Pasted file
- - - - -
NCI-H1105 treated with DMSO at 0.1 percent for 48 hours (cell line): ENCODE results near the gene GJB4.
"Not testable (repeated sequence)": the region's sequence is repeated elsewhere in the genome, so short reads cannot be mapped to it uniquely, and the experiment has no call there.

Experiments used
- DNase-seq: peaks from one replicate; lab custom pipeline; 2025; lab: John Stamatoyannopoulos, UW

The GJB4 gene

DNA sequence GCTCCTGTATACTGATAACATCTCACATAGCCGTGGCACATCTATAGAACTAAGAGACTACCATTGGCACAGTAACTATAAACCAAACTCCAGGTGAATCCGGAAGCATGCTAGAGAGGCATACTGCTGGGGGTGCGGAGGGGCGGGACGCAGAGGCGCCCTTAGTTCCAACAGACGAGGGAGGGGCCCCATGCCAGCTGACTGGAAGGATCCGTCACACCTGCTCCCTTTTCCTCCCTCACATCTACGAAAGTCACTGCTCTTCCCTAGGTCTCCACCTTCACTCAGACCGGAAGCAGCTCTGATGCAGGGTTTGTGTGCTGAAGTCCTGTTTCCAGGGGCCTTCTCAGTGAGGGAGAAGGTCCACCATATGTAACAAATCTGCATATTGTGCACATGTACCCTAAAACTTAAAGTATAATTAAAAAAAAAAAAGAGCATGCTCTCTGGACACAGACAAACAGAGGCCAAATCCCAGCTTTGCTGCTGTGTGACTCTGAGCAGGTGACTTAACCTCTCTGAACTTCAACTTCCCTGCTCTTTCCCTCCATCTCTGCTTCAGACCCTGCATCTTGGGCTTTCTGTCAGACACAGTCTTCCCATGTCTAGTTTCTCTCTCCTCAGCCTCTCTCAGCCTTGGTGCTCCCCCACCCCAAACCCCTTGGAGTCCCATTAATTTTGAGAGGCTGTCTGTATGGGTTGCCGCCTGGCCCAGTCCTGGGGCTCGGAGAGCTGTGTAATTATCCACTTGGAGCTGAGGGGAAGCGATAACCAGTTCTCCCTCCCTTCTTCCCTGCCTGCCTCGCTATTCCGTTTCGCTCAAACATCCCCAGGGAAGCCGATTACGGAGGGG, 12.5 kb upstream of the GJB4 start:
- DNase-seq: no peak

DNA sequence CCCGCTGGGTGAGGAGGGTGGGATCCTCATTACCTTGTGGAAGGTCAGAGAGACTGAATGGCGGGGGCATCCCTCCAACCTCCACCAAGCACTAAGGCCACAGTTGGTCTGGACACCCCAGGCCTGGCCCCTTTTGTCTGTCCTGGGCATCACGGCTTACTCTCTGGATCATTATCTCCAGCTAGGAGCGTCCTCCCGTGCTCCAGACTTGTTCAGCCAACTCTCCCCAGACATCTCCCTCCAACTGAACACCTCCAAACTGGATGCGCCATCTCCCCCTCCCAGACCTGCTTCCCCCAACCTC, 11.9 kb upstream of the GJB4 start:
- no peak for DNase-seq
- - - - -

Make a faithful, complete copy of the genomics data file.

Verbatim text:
NCI-H1105 treated with DMSO at 0.1 percent for 48 hours (cell line): ENCODE results near the gene GJB4.
"Not testable (repeated sequence)": the region's sequence is repeated elsewhere in the genome, so short reads cannot be mapped to it uniquely, and the experiment has no call there.

Experiments used
- DNase-seq: peaks from one replicate; lab custom pipeline; 2025; lab: John Stamatoyannopoulos, UW

The GJB4 gene

DNA sequence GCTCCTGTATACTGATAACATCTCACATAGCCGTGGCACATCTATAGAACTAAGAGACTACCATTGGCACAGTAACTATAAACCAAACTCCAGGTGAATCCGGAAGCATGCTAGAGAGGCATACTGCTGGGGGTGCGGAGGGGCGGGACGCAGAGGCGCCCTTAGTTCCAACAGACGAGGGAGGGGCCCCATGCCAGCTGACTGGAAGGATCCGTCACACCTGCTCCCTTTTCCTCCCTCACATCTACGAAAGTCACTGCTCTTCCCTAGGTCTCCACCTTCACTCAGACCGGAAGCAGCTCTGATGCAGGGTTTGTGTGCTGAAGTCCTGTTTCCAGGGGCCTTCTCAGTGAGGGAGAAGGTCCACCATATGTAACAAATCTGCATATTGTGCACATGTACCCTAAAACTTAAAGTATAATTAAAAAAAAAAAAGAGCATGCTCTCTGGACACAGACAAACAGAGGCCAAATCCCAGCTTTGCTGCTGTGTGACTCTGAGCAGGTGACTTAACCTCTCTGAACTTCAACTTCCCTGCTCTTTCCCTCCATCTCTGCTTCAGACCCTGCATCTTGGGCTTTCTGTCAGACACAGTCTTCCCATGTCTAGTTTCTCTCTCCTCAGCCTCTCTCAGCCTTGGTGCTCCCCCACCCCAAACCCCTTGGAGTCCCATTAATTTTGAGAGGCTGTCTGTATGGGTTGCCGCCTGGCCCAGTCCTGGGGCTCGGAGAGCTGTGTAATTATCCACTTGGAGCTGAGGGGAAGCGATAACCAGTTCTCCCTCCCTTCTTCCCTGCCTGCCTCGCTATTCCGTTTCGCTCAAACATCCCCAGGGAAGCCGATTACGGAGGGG, 12.5 kb upstream of the GJB4 start:
- DNase-seq: no peak

DNA sequence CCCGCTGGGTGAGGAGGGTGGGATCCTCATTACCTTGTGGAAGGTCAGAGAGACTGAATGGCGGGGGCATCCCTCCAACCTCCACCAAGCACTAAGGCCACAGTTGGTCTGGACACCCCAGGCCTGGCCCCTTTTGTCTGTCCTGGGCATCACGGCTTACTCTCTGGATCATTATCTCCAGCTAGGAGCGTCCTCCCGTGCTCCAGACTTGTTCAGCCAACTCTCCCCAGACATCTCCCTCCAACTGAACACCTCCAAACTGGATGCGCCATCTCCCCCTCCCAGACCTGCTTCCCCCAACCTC, 11.9 kb upstream of the GJB4 start:
- no peak for DNase-seq